Monday, January 31, 2022

José Moreno Carbonero, Painter of History and Don Quixote

José Moreno Carbonero (1858-1942), Wikipedia entry here, was well known and respected in Spain during his career.  The Prado has some of his paintings in its collection.

He seems to be best known for his historical paintings, but Internet image searches turned up a number of works dealing with Don Quixote.  These subjects are featured below.

Moreno Carbonero's style varied somewhat according to subject matter.   The historical images have a near-Academic feeling, whereas his Quixote pictures have more of an illustration cast.  He also painted many portraits, but examples seen via the Internet varied considerably in technique.


Entrada de Roger de Flor en Constantinopla - 1888
His major history scene.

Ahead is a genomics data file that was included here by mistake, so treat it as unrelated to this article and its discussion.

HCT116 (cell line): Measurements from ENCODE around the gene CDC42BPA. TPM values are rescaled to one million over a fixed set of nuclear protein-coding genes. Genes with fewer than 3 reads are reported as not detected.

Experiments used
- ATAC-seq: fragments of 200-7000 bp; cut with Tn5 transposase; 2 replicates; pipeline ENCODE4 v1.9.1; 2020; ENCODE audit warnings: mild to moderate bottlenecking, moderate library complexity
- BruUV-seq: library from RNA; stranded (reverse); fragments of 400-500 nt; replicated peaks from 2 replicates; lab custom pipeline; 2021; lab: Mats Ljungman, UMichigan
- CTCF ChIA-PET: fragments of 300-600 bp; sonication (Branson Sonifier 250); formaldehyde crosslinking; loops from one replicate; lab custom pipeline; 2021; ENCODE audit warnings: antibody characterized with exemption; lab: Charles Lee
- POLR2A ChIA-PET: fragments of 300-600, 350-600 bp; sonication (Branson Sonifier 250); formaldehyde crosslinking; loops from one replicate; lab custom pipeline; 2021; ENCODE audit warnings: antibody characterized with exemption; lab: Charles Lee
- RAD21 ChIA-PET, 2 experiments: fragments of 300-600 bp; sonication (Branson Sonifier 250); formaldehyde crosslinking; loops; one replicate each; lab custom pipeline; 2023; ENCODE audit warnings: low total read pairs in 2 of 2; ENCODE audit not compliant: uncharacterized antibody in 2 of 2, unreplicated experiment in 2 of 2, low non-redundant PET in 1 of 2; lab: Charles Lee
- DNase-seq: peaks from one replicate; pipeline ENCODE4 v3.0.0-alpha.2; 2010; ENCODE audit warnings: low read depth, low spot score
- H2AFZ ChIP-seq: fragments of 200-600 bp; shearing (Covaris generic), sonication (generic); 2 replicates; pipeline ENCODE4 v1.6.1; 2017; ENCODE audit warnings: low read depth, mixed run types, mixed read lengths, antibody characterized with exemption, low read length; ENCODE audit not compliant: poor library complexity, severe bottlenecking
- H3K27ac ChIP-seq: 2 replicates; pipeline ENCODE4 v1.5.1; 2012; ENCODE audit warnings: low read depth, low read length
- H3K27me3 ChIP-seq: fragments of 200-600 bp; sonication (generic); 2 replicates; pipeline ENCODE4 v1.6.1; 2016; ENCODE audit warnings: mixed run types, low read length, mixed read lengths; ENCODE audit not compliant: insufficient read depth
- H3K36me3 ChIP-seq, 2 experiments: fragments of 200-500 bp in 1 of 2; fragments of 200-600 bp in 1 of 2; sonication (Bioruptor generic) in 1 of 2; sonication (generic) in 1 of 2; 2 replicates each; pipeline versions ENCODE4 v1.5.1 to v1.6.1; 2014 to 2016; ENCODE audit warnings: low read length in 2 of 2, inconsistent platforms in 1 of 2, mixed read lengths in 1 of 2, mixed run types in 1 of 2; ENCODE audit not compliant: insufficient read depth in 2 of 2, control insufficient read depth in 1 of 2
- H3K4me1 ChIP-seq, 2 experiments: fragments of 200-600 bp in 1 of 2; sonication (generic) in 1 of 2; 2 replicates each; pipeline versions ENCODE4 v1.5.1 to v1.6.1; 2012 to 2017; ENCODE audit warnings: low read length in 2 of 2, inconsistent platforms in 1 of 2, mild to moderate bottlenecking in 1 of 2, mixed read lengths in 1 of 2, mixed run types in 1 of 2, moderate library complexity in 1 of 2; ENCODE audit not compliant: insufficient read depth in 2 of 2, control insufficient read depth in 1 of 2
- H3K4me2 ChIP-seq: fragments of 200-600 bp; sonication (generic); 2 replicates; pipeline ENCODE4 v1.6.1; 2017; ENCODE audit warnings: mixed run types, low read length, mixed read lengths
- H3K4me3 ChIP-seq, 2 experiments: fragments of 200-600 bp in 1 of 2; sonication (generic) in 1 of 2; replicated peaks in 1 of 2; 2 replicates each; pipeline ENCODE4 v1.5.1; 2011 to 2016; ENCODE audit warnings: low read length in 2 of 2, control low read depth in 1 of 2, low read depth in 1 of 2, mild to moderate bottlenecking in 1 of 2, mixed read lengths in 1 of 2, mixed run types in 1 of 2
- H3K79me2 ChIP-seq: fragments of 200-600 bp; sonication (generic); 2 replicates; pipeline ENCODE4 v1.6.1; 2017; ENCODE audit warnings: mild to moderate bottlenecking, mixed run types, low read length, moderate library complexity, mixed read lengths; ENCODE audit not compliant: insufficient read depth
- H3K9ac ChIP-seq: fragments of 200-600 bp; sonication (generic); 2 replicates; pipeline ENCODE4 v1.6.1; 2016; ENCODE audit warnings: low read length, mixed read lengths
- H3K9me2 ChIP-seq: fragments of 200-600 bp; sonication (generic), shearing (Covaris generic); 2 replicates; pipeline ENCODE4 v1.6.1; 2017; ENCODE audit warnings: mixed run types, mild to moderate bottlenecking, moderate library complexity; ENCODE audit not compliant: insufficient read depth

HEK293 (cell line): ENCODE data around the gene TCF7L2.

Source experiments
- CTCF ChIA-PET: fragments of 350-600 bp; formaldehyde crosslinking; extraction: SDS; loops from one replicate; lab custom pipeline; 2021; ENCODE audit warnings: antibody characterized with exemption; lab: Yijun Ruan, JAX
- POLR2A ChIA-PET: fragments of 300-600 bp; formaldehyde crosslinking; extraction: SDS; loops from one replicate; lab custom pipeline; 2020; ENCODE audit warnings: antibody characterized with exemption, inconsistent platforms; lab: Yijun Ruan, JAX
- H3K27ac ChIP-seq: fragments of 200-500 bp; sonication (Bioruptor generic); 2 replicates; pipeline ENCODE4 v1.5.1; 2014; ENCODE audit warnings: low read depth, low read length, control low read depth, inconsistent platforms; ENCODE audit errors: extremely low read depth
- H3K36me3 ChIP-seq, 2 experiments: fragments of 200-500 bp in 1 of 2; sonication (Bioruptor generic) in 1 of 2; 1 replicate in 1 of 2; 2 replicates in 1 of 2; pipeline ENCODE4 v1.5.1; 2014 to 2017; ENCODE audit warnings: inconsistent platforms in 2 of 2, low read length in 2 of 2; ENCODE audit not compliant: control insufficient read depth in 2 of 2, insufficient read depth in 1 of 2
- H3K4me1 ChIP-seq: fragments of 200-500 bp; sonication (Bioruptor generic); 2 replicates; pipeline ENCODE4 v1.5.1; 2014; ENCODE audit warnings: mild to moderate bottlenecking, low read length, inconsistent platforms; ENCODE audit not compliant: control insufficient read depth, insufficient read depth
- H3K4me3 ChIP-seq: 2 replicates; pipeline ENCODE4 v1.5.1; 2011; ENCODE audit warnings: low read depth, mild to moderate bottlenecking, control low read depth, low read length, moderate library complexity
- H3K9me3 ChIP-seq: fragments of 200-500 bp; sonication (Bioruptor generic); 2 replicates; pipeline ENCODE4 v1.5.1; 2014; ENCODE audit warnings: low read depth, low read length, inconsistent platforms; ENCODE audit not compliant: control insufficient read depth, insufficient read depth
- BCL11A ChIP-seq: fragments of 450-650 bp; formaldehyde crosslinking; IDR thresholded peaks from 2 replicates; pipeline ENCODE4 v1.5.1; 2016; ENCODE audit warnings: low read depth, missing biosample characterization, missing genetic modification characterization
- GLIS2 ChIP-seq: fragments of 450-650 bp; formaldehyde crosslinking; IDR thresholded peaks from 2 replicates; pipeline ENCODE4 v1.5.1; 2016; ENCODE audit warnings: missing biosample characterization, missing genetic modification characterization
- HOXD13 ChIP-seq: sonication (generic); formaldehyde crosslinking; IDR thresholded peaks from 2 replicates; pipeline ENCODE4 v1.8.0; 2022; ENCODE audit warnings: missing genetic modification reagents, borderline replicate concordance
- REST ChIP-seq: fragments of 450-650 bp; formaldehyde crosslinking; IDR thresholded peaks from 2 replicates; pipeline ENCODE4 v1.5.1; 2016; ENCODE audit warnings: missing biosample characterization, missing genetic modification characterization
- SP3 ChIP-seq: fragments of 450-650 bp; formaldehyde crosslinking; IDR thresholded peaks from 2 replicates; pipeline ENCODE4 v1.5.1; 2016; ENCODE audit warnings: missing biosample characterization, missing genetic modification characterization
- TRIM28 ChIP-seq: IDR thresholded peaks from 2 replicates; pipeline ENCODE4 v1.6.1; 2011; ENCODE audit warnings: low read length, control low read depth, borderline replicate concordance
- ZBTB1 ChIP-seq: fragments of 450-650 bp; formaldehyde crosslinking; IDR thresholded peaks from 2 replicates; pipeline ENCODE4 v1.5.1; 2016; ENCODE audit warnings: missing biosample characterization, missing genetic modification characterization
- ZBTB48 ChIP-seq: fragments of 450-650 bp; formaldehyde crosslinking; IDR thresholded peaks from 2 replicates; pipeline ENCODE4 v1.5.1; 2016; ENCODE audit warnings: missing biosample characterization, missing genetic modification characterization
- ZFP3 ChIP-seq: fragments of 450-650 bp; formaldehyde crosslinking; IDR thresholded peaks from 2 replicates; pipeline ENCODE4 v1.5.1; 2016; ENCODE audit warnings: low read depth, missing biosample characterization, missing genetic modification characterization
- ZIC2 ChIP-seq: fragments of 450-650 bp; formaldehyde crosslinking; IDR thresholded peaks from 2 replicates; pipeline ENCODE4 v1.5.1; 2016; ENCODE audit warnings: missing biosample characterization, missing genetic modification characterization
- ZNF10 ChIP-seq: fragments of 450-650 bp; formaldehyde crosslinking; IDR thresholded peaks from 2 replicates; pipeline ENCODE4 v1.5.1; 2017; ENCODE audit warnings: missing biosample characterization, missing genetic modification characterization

Conversión del duque de Gandía - 1884
Another important work.

Prince Don Carlos of Viana - 1881

La fundación de Buenos Aires - 1910, reworked by 1924

El desembarco de Alhucemas - 1929
Spanish troops embarking for Morocco to end the Rif War.

Don Quixote and Sancho Panza - 1911

Don Quixote and the Windmills

Don Quixote and the Broken Tooth

Don Quixote Halting the Caravan - 1911
Several Quixote scenes were panoramic, rather than up-close.

Santa Maria Della Salute seen from the Academia, Venice
He painted several Venice cityscapes.

King Alfonso XIII - 1927
Much more sketchy than usual.  It seems to be unsigned, so it originally was probably a study.

Dance with Tamborine on Beach
Some paintings are rather splotchy.

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